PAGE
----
Welcome to the latest season of Media Voices: Big Noises! This season, sponsored by Glide Publishing Platform, we’ll be talking to publishing people with something to say. Media Voices co-host Peter Houston is tired of hearing the same old industry buzzwords. The publishing platitudes are starting to wear a bit thin, and he’s decided to see if he can shake the conversation up a bit by speaking to some of the biggest characters in the business.

First up is Neil Thackray. Neil is a media executive with decades of experience leading media companies both large and small. As one of the co-founders of Briefing Media (home of theMediaBriefing and AgriBriefing), he gained a formidable reputation for calling out executive BS at conferences and in his columns, and being unafraid to point out some of the biggest industry issues.

Neil spoke to Peter about the myth that content is king, the failures of publishing leadership, how media companies have lost the ability to differentiate, and how investors share some of the blame.

Here’s a taster of some of what Neil had to say:

The ‘Content is King’ myth

Let’s start with one of my favourite rankles. I’ve been to many, many conferences and organised a fair few, and there is not one of them, where are some point during the rpoceedings, somebody hasn’t said “Content is king.” And if you’re very lucky, someone from the back of the hall will shout, “And Queen!” sagely as if this is a statement of undeniable truth. Nobody ever responds to it, because everyone just nods and says, “Quite right, content is king.”

I put it to you, that is completely bollocks…

There’s several things wrong with it. The first is the vocabulary itself. I’m pretty sure that if something is content, it means it is contained within something. And I’m prepared to accept that what is written, the photography and the illustrations that are contained within a magazine might legitimately be classed as ‘content’. I do not understand why that will be true for anything that you’ve delivered digitally, or even in other media platforms, by the very nature of the thing…

So that’s the first problem is that most of media is not content. Free media on the internet, which a lot of it is, is not contained within anything. In fact, it is normally open to the prey of anyone who wants to come and steal it, whether it be the search engines or Facebook or plagirists or AI machines. So I think that initial premise is wrong.

The reason it matters is it drives media owners to think that what they should be doing online is trying to work out how they do what they did offline, in a digital world. One of the reasons they think like that is because they still think about ‘content’.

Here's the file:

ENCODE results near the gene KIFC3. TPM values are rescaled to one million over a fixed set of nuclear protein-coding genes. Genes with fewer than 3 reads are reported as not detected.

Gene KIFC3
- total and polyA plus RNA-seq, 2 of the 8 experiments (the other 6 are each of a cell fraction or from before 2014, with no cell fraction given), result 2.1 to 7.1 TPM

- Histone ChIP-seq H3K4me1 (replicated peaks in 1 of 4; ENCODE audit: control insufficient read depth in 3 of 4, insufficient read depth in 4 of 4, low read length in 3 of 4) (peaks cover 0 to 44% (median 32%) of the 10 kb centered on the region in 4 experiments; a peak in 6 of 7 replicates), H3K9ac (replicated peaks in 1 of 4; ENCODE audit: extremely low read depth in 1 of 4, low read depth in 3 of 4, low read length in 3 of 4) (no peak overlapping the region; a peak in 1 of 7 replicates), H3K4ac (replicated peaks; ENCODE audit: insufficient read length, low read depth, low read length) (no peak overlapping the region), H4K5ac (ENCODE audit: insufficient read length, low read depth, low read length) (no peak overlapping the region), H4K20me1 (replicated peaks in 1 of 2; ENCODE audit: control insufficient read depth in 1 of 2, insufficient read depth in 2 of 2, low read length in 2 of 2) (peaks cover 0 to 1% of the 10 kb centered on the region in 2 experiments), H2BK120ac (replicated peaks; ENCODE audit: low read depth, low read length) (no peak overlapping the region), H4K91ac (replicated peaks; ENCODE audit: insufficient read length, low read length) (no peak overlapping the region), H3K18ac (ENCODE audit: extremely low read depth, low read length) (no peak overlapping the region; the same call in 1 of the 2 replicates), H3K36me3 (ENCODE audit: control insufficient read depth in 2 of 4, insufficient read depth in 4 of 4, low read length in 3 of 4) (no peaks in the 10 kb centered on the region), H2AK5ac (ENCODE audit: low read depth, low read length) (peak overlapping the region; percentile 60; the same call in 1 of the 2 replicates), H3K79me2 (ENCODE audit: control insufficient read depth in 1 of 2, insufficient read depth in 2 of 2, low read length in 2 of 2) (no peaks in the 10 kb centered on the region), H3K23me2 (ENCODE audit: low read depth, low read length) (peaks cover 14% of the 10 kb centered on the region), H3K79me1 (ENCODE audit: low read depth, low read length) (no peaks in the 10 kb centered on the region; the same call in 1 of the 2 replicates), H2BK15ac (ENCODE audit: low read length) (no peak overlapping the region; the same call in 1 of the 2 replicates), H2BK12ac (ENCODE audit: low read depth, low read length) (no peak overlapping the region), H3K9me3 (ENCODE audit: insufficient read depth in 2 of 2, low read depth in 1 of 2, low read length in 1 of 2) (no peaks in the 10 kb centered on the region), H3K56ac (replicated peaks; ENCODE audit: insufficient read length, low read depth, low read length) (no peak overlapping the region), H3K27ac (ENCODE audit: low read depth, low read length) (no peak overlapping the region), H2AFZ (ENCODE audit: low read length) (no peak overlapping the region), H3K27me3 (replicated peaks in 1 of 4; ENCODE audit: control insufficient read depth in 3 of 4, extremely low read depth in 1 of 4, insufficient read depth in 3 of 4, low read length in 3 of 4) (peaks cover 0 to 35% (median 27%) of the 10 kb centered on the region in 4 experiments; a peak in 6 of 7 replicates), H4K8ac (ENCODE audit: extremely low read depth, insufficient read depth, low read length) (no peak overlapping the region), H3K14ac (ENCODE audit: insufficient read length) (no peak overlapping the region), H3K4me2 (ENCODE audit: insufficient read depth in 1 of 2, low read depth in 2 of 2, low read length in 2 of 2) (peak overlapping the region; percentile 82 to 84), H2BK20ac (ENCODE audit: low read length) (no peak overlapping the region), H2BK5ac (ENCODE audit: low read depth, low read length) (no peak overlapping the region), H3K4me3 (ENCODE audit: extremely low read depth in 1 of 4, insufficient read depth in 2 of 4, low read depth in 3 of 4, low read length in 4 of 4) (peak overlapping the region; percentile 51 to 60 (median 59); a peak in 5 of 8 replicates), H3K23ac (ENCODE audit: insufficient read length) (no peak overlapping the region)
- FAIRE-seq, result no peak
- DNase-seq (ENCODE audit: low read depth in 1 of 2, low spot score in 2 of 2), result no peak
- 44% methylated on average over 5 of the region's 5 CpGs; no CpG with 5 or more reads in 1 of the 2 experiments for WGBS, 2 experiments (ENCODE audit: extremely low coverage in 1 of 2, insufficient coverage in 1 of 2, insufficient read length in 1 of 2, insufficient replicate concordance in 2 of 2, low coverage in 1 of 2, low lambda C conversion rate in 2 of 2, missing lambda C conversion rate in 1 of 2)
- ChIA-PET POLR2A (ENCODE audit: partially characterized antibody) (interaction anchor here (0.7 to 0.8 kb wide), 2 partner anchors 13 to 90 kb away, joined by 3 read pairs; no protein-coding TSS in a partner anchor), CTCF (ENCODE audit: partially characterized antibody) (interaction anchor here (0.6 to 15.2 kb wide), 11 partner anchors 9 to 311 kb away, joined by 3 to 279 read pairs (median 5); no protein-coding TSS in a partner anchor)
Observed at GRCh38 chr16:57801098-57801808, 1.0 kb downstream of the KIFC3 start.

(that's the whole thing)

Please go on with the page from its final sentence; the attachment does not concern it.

The second objection I had is the second word – the ‘king’ thing. Not because I’m anti-royal particularly, but if media owners really think that what they produce, the information, data, pictures, whatever it is, is king, explain to me why most of the publishers I see on the web give it away for free?

They therefore consider it is not worth anything and that their webpages are drowning in terrible quality advertising, which is spammy, is selling cryptocurrency stuff, is full of dodgy get rick quick schemes and whatever. But apparently your content – which it isn’t – is king – which you clearly don’t think that it is. But you still say this guff at media conferences around the world, and – heaven help us – possibly use it as a starting point for building your strategy.

Thanks to Glide Publishing Platform who have sponsored this season of Media Voices: Big Noises. Glide exists to make publishers more successful by removing any need to get bogged down building Content Management Systems, providing an industry-leading SaaS tailored to let publishers do more and spend less. Publishers using Glide direct more resources at their audiences and products, and focus on building things that make them money. You do the content, Glide does the management.

Glide have created 3 expert guides to getting much more from a new or headless CMS, created for editorial, technology, and product teams. You can get the whitepapers here.

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